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HMS Barham at the Battle of Jutland
HMS Barham was laid down on 24 February 1913 and commissioned on 19 August 1915 as a Portsmouth ship. She was chosen as the flagship of the fifth battle squadron with Rear-Admiral Hugh Evan-Thomas the first to raise his flag. The squadron consisted of herself, HMS Valiant, HMS Warspite and HMS Malaya (HMS Queen Elizabeth was in refit at the time of the battle) and was normally part of the Grand Fleet based at Scapa Flow under Admiral Jellico. After German battle cruisers had bombarded Lowestoft and Great Yarmouth on 25 April 1916 the squadron was moved south to Rosyth on 21/22 May. It now came under command of Acting Vice-Admiral Beatty and his 2nd Battle Cruiser Squadron but still part of the Grand Fleet.
On the 30 May a German signal sent to all the ships of the High Seas Fleet was intercepted and the Admiralty who ordered the Grand Fleet to sea. The 5th battle squadron was placed astern and to port of, but 5 miles from Beatty's flagship and his squadron steaming south-eastward. At 1400 on the 31st Beatty ordered a planned turn of his force to the north east to join the remainder of the Grand Fleet. Soon after 1430 with reports of German naval activity Beatty turned to his east to cut off a German retreat. Rear Admiral Hipper in Command of the German battlecruisers Lutzow, Derfflinger, Seydlitz, Moltke and Der Tann sighted Beatty's force and tried to draw them on to the High Seas Fleet, both forces turning south. The two lines opened fire at 1545. Due to its position relative to Beatty's battlecruiser squadron there was a delay before the 5th Battle Squadron came into range.
On board HMS Barham all hands were piped to action stations at 1440. At 1550 the German battlecruisers were sighted and HMS Barham opened fire six minutes later when the ship was steaming at 25 knots. After two or three salvos the German light cruisers turned away. After turns to the south east fire was opened again at 1606 at a range of 18000 yards. At 1621 the enemy replied and straddled HMS Barham. Two minutes later she received her first hit, at section 62 which exploded in a main deck reading room but caused no serious damage.
At 1635 Hipper sighted the High Seas Fleet and turned north again and 6 minutes later Beatty also ordered a turn north but this was not received by the 5th Battle Squadron until repeated at 1654.
The second hit at 1658 abreast B turret at section 72 was the most destructive. It plunged through the upper deck, wrecked the medical store and auxiliary wireless office causing severe damage to light structure. It had a marked incendiary effect on the adjacent sick bay where 24 of the crew were killed. It passed on down to the lower conning tower where the assistant navigator Lieutenant Reginald Blyth and his assistant Midshipman Alex Doddington were keeping the ship's position plotted. This piece of shell almost severed Blyth's leg and although Doddington did his best to tie a tourniquet, he was much handicapped owing to the lights going out. Blyth died from loss of blood. The piece of shell continued down killing a seaman in a 6" magazine.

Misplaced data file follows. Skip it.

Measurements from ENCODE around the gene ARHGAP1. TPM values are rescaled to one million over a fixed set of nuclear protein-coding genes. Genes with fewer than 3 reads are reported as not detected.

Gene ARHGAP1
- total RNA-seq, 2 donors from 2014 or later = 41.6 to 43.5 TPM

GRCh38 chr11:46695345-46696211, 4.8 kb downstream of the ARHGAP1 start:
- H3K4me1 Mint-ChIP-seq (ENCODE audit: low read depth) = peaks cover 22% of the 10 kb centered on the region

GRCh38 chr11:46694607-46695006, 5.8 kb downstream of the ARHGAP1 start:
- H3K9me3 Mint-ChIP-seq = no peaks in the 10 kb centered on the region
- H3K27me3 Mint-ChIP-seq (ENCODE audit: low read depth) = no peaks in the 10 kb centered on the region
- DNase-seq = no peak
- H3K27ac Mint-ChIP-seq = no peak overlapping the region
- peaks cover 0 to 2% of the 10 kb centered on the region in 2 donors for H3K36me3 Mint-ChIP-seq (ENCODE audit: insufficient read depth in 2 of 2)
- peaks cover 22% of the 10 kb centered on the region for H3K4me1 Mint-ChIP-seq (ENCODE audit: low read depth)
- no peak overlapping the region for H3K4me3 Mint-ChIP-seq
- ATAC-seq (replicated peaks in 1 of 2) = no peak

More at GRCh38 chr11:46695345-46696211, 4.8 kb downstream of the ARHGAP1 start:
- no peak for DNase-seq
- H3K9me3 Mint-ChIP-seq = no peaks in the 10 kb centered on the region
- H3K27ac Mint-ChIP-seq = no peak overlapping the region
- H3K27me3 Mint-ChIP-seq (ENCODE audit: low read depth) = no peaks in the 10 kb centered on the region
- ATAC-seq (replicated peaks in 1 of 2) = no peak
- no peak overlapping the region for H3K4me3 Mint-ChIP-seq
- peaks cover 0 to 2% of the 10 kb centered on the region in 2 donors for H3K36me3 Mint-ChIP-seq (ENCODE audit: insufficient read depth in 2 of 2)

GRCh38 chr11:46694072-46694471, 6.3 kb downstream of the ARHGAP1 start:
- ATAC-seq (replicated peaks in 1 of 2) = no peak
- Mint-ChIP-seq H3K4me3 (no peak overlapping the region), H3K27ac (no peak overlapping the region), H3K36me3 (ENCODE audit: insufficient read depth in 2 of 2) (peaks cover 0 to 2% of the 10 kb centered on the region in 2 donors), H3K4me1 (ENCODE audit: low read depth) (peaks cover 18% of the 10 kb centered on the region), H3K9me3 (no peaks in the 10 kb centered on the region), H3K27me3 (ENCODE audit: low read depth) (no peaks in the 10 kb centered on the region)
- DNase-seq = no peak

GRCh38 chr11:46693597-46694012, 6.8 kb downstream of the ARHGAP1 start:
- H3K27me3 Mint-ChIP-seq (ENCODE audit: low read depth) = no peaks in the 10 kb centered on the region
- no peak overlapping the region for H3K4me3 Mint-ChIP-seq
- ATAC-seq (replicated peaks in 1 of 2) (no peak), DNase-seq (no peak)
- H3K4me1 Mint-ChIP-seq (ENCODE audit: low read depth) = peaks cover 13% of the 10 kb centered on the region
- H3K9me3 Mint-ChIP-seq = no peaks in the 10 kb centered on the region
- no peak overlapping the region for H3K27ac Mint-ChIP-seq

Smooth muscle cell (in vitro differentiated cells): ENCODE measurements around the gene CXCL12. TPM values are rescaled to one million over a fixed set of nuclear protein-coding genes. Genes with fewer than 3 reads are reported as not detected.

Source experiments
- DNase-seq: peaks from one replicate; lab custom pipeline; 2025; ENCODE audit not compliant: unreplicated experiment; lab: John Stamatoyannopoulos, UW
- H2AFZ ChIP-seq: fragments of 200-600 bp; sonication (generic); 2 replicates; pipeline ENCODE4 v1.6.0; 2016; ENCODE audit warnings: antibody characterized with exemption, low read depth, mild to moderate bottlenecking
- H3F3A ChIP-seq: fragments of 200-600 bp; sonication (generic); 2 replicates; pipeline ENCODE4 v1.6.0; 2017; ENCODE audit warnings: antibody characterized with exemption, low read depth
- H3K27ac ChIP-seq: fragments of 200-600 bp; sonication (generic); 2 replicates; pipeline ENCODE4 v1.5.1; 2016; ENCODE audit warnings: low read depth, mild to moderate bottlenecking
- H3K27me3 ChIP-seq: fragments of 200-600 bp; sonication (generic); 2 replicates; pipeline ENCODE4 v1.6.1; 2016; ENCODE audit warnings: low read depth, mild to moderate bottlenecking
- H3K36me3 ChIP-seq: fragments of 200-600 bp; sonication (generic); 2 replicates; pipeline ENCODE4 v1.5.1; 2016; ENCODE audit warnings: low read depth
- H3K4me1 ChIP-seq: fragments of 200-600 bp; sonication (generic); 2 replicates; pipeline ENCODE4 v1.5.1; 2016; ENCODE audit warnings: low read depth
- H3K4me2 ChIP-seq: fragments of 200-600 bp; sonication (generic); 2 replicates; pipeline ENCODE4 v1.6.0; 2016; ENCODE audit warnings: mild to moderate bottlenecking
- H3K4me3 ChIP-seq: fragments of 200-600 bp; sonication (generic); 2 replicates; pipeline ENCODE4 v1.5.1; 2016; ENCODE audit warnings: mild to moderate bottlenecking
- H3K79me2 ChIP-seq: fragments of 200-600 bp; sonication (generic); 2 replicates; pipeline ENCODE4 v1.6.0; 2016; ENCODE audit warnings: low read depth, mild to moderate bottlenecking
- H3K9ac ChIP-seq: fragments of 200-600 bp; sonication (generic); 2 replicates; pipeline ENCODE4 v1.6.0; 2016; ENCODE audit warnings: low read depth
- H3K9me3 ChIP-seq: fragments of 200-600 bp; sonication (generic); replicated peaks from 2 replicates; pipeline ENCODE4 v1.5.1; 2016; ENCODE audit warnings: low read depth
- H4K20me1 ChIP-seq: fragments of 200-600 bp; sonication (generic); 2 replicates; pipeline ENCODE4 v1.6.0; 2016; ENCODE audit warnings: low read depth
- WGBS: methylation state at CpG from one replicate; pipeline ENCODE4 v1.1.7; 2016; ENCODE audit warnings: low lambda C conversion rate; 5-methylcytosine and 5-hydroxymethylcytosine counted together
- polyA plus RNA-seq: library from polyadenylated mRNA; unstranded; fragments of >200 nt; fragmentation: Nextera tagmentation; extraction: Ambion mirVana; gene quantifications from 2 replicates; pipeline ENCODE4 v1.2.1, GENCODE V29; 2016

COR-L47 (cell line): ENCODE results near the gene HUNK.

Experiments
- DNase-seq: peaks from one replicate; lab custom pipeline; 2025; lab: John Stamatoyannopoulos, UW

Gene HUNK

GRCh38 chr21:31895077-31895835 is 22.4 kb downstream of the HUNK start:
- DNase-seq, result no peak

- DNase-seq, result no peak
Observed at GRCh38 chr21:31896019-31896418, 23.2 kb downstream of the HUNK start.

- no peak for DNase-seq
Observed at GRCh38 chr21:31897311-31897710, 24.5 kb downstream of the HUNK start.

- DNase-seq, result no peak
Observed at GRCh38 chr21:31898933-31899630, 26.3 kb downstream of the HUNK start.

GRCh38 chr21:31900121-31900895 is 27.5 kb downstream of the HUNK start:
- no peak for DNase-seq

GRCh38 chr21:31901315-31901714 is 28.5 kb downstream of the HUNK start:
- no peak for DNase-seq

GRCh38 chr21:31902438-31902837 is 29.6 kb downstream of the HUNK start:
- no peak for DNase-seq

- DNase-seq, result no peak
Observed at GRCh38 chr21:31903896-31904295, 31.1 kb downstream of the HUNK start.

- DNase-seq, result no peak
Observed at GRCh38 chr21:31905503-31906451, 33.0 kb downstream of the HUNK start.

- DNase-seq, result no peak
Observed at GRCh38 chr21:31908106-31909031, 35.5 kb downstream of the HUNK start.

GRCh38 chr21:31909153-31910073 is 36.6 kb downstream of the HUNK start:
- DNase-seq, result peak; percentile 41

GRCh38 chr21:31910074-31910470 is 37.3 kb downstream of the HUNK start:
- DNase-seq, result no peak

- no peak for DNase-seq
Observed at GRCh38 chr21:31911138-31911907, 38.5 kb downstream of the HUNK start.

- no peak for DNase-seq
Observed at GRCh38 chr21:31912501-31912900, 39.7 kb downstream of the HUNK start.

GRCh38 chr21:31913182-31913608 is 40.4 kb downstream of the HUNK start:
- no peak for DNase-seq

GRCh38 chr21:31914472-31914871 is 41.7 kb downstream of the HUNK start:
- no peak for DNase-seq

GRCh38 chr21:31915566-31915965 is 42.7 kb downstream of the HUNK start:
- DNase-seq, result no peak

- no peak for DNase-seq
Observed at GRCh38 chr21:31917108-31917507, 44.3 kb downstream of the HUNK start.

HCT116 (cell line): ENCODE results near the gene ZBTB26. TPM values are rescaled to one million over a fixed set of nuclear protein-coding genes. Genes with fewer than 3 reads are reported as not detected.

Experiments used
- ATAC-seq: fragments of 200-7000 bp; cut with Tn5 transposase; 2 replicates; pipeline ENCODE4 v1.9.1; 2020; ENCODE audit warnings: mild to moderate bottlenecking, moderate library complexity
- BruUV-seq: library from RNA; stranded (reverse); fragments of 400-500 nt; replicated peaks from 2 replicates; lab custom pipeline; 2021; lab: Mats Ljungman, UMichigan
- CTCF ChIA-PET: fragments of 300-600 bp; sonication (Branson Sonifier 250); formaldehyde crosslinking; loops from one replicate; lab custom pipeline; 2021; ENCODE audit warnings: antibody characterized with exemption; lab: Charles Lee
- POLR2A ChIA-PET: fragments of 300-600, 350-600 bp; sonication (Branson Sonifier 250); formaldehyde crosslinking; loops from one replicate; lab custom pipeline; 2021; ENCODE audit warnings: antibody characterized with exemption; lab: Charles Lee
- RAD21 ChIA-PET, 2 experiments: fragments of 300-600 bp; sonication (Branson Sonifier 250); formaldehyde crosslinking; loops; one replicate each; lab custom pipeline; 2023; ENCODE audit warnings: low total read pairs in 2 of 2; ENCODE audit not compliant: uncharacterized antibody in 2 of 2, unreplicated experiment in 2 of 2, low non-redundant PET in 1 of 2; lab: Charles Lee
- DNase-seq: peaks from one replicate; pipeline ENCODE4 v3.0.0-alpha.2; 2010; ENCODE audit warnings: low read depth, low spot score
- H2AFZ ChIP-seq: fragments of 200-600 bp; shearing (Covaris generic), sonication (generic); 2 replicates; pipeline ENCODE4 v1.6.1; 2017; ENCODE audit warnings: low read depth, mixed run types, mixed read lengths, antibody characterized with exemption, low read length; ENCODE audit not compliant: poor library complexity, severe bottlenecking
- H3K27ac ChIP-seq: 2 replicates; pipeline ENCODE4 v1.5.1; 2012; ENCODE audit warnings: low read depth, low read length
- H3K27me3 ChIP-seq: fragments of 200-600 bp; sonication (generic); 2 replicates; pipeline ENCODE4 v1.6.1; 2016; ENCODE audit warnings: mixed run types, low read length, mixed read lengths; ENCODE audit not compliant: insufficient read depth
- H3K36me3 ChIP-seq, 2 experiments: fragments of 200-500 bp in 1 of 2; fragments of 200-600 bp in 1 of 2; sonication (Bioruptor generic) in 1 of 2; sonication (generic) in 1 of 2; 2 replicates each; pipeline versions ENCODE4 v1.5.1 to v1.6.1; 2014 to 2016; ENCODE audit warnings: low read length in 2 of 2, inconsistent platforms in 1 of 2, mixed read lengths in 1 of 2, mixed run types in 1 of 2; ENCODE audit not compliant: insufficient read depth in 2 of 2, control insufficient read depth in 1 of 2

The third hit at section 126 and exploded in the Officers WC's. The fourth a 12 inch shell from SMS Lutzow exploded in the gunroom at section 182 with a part continuing down to the Engineers workshop. The fifth hit at section 240 and exploded in the Admiral's cabin and wrecked everything in his quarters.
In all 26 were killed and a further 37 wounded, two subsequently died of wounds. 20 those killed were buried at sea and their names are on the Royal Naval Memorials at Chatham, Plymouth and Portsmouth. Six including the chaplain were buried at Lyness in the Orkneys where there is a memorial stone to all the sailors lost erected by their shipmates.
The 5th Battle squadron was ordered to join the Grand Fleet steaming south and formed up at the back of the lines of warships taking no further part in the action. Except HMS Valiant the other ships of the squadron were also hit, HMS Lion at least 9 times, HMS Tiger at least 7 times, HMS Malaya at least 3 hits and HMS Warspite 12 or more. HMS Barham and the other ships of the 5th in turn set two enemy battle cruisers on fire the Derfflinger and the Seydlitz which was close to sinking. The Lutzow was crippled and scuttled by a German torpedo.
The undamaged HMS Valiant and the 2nd Battle Squadron returned to Rosyth. The remainder of the 5th Battle Squadron returned to Scapa Flow. The dead were put ashore and ships were tidied up and reloaded with ammunition before sailing south to be refitted.
Michael K Stratton-Brown
This story of HMS Barham's part in the battle of Jutland has been extracted from the following sources:
List Of Those Killed and Died of Burns
Blyth, Lieutenant RN, Reginald Edward was buried at Holllybrook Memorial, Southampton.
The following were buried at sea and are named on Chatham Naval Memorial:
The following were buried at sea and are named on Plymouth Naval Memorial:
The following were buried at sea and are named on Portsmouth Naval Memorial:
Carter, Private Royal Marine Light Infantry, Harry, died of wounds (burns) on 20 June 1916 and was buried at Wandswort (Streatham) Cemetery, London. Clements, Petty Officer 2nd Class, Henry Crawford's died of wounds on 29 May 1917 and was buried at Dover (Buckland) Cemetery, Kent.
| last updated:
21 June 2016